VMware vCloud 5.1 Networking for dummies part 2

In the first part I wrote on “VMware vCloud 5.1 Networking for dummies” I showed an easy way to setup and attach VMs to an organizational network and give them access to the external network and the internet. In this second part I will show you how to connect VMs to a vApp network and protect them from the organizational network, but make it possible for them to access the external network.

The Plan

  • Create a vApp named vApp-02
  • Have it run 2 VMs in an isolated vApp network
  • The VMs should get their IP address through DHCP
  • The VMs should be able to access the external network and access each other.
  • No other VMs should be able to access the VMs inside this vApp

See the following design that is based on the design created in the first post. The shaded part will be added in this blogpost.

The vApp Network

To create a vApp Network you’ll have to create a vApp first. I have created a Cloud named “HomeLab” and from there I click “My Cloud” and create a new vApp by pressing the “Build new vApp….” button. This starts a wizard which first asks you for the vApp name, in my case “vApp-02″. Next I add the “Ubuntu VM” from my catalog twice because I want two VMs. In “Configure Resources” I name the VMs “Ubuntu 03″ and “Ubuntu 04″, next I configure the virtual machines by renaming the computer names to “Ubuntu 03″ and “Ubuntu 04″. Now the interesting part is when you select the network type for each virtual machine.

I don’t want to connect to the existing organizational network, so I press “Add Network…” to create a vApp network. The “new vApp Network wizard” starts and will ask for the network specifications. I like my gateway to be on x.x.x.254, so I enter 192.168.20.254 as gateway, network mask 255.255.255.0 and I use the DNS from the already existing Edge with IP 192.168.10.254. A Static IP Pool is added with the range of 192.168.20.50 – 192.168.20.100. The next screen asks for the network name which will be “AppNet-vApp-02″.

When back at the virtual machine options, the IP assignment options are available.

Select “Static IP Pool” to automatically create a NAT rule which will automatically map the interface to an external IP. The strange thing is that if you want to use DHCP, no NAT rule will be created right now and you can’t create this NAT rule later on when trying to change the vApp networking. See the following screenshot for the error that shows when trying to create the NAT rule:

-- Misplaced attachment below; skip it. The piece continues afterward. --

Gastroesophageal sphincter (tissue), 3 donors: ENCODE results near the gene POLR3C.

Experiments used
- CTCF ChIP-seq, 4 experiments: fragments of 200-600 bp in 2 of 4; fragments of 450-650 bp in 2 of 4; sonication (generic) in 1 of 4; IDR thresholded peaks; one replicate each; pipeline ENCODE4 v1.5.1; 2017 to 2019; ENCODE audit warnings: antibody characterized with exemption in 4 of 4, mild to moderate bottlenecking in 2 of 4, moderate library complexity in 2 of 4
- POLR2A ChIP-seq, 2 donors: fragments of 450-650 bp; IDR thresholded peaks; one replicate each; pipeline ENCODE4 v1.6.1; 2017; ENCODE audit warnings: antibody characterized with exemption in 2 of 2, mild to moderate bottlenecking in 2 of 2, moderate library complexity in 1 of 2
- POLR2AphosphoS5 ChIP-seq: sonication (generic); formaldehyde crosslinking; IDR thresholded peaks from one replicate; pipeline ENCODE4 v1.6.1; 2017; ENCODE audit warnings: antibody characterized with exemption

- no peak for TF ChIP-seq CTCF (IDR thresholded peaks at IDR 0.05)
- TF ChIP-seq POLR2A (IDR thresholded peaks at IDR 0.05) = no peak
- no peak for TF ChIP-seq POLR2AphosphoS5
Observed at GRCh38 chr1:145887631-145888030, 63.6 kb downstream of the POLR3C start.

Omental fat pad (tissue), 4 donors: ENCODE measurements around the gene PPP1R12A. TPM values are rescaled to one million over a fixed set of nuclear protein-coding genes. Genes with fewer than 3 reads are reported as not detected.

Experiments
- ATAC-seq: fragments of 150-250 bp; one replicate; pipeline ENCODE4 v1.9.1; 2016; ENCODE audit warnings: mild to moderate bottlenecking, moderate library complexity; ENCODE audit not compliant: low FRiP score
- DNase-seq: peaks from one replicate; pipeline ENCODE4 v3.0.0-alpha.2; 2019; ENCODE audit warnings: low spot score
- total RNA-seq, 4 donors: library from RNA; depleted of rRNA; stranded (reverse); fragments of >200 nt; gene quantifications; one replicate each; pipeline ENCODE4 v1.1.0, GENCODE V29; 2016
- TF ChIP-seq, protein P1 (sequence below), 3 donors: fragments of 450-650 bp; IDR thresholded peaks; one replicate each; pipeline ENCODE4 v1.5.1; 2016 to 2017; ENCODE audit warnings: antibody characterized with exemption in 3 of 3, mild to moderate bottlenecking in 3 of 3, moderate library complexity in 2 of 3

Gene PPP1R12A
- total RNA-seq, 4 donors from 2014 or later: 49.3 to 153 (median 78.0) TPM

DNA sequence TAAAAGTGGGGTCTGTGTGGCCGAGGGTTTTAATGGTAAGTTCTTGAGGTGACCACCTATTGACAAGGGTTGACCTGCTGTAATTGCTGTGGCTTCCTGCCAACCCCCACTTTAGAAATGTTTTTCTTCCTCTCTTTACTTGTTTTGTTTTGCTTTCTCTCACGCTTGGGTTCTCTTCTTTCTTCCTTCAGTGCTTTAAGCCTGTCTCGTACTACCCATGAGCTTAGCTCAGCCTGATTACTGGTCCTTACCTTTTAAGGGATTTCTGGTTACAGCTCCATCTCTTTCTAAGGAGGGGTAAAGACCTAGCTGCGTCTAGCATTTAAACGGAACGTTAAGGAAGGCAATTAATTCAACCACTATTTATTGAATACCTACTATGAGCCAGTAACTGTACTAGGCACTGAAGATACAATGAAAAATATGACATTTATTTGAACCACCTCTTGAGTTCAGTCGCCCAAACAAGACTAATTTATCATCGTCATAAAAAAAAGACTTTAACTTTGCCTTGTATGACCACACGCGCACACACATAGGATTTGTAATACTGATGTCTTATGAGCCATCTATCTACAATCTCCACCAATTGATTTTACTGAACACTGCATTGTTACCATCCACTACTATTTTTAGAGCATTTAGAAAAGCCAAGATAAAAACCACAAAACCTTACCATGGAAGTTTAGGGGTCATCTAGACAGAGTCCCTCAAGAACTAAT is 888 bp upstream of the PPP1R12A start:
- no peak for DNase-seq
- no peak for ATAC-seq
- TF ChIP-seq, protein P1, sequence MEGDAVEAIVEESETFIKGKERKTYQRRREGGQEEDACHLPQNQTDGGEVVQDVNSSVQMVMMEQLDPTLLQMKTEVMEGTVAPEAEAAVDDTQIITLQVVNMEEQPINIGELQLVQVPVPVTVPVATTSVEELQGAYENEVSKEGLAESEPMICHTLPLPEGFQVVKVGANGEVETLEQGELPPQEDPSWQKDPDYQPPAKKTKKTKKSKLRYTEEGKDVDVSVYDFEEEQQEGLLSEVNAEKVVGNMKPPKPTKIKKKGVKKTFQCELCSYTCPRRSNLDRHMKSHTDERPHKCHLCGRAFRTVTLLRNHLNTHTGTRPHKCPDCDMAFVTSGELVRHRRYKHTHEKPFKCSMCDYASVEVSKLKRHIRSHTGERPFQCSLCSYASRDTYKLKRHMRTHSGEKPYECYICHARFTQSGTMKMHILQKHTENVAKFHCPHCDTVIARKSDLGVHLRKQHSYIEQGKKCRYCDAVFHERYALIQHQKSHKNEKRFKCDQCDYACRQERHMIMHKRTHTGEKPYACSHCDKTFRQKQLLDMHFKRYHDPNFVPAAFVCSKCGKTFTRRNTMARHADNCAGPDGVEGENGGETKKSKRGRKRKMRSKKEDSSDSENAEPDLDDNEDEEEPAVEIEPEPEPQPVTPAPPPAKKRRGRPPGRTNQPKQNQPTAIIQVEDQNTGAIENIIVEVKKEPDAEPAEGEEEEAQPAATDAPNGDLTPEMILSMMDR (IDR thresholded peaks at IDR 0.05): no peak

After selecting “Static IP Pool” assignment for the networks of the VMs continue to the next step “Configure Networking”. This is where the vApp network is connected to the organizational network by selecting “OrgNet-HomeLab”. Enable “NAT” and “Firewall” as options. That’s it, the wizard is finished now. In the vSphere Client the tasks show how the VMs are cloned for your vApp.

To double check what the vApp wizard created open the vApp and see the three tabs “vApp Diagram”, “virtual machines” and “Networking”. Go to the networking tab, see the “AppNet-vApp-02″ network and right click and choose “Configure Services”. You’ll now see the DHCP tab and see the DHCP is not enabled. Use this DHCP “server” only to give out IP addresses to VMs inside the vApp that will NOT use NAT translation! Next tab is the firewall and it will show “Enabled” and have a rule that allows all outbound traffic. There is no need to change this.

On the “NAT” tab you should see both VM Interfaces with a mapping mode of “Automatically Mapped to” and External IP is “Pending”. As soon as the vApp is running you will see External IPs used in the NAT translation. After making changes in these tabs and clicking OK, you should not forget to press “APPLY” !!!

Now start the vApp and see if everything works. In the vCenter tasks you immediately see how the vShield Edge appliance is deployed namen “vse-AppNet-vApp-02(something something) and the reconfiguration of the VMs and power on action of the VMs.